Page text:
The patient is a 45-year-old female who presented in the emergency department with nausea, vomiting, severe headache, dizziness, neck pain and stiffness, severe low back pain, and lower extremity weakness. The patient was diagnosed 9 months previously with right upper lobe small cell lung carcinoma, stage IIIB, which has been treated with chemotherapy.
Magnetic resonance (MR) imaging of the brain and entire spinal axis was obtained. The patient has leptomeningeal contrast enhancement on the surfaces of the temporal lobes posteriorly, along the pial surfaces of the cerebellar hemispheres, along the margins of the brainstem and the cisternal segment of cranial nerve V bilaterally, and involvement of the cisternal and intracanalicular portions of cranial nerve VIII bilaterally. Diffuse leptomeningeal enhancement of the entire spinal cord and cauda equina was also apparent ( Figs. 42-1 to 42-3 ) . MR imaging findings are consistent with intracranial and spinal leptomeningeal carcinomatosis.
Leptomeningeal metastases, also known as leptomeningeal carcinomatosis or carcinomatous meningitis , is a neoplastic condition, whereby tumor disseminates throughout the central nervous system. In the spinal canal, the tumor deposits along the surface of the spinal cord attaching to the leptomeninges. The leptomeninges anatomically includes the arachnoid and pia mater. This may occur due to tumor originating outside or inside the central nervous system (CNS).
Tumors that arise outside the CNS most commonly cause leptomeningeal metastases, and these are most commonly from primary neoplasms of the lung and breast ( Figs. 42-1 to 42-5 ), but also may occur secondary to extra-CNS melanoma, lymphoma, and leukemia. Leptomeningeal spread of tumor rarely occurs with tumors of the gastrointestinal (GI) tract, genitourinary (GU) tract, prostate cancer, mesothelioma, and myeloma. Leptomeningeal involvement by melanoma is most often from metastatic melanoma, but rarely primary leptomeningeal melanoma can occur.
In patients with extra-CNS lymphoma, leptomeningeal spread rarely occurs in patients with Hodgkin’s disease and commonly occurs in patients with AIDS-related non-Hodgkin’s lymphoma, immunoblastic lymphoma, and Burkitt’s lymphoma. In patients with myeloid malignancies, the presence of specific cytogenetic abnormalities are strongly associated with the development of leptomeningeal tumor, including translocation of chromosome 8-21 , translocation of chromosome 9-11 , deletion of chromosome 11q23 , and inversion or deletion of chromosome 16 .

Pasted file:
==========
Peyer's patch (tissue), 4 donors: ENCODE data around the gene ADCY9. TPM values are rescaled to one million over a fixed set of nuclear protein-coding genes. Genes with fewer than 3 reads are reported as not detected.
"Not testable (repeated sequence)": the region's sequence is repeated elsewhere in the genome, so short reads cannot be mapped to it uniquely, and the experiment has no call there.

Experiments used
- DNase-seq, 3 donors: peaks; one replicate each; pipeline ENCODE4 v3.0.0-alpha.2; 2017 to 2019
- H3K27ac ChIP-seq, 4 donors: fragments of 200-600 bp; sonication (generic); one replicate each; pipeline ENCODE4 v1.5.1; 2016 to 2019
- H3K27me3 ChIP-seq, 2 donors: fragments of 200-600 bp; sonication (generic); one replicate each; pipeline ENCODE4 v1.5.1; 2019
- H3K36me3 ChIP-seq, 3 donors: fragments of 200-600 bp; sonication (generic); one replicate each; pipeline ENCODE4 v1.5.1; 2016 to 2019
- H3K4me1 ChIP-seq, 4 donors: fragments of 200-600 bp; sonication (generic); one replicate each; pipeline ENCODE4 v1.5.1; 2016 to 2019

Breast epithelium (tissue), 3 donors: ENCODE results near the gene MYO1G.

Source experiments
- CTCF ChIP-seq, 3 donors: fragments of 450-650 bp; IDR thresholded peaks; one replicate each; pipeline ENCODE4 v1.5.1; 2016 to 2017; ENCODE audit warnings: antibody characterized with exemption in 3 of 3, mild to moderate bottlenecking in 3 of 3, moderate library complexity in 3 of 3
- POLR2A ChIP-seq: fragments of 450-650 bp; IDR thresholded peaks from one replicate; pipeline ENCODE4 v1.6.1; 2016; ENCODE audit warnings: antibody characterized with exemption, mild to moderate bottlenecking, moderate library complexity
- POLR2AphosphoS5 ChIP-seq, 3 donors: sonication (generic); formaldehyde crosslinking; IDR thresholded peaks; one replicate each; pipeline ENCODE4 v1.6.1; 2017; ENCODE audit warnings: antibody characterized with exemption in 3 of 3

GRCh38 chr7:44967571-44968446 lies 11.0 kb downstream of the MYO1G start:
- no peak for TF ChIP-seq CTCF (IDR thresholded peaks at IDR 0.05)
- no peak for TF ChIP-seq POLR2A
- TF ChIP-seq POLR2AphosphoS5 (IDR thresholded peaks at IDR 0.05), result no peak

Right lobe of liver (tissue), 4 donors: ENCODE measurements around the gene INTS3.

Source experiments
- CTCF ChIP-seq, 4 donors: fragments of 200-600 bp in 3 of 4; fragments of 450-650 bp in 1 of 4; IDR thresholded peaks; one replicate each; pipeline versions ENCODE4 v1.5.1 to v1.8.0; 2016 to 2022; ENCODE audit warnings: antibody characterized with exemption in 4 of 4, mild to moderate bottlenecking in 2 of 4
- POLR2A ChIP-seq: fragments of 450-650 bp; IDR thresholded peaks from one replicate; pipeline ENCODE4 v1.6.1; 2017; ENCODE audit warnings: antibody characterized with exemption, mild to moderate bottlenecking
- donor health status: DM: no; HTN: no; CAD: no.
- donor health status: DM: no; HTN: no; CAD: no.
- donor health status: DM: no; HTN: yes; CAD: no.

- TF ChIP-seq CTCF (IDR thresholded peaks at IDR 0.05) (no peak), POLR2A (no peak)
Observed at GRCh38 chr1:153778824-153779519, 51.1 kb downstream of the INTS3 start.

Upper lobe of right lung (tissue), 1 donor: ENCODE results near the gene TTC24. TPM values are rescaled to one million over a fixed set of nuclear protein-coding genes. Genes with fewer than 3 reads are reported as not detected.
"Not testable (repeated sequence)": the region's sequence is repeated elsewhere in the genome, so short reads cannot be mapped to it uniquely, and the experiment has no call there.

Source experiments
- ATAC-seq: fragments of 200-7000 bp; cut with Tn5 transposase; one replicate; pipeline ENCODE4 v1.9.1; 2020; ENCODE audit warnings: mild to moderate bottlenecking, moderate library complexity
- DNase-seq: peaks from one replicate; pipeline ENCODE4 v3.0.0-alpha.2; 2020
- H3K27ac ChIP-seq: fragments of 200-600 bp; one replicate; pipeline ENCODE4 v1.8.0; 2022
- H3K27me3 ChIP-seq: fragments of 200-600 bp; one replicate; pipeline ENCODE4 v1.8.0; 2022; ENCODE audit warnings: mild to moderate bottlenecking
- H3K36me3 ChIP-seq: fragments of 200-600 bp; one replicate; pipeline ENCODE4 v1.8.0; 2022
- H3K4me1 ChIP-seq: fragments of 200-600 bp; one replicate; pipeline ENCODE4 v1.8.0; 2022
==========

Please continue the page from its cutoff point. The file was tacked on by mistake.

Leptomeningeal spread of tumor may occur secondary to tumors originating inside the CNS, although this occurs in less than 2% of patients with primary CNS tumors overall. Primitive neuroectodermal tumors (PNET, such as medulloblastoma), primary CNS lymphoma, and glioneuronal tumors have a much higher incidence of leptomeningeal spread.
Other intracranial tumors can seed the leptomeninges producing so called drop metastases , tumors that deposit along the cord surface or in the cauda equina. Drop metastases most commonly occur with intracranial ependymomas and less commonly astrocytomas. Intradural ependymomas arising in the lumbosacral spinal canal may also cause leptomeningeal dissemination superiorly to involve the thoracic, cervical, or intracranial leptomeninges. Intracranial germ cell tumors, such as pineal germinomas, are also known to spread along cerebrospinal fluid (CSF) pathways and may involve the intracranial or spinal leptomeninges ( Figs. 42-6 and 42-7 ) .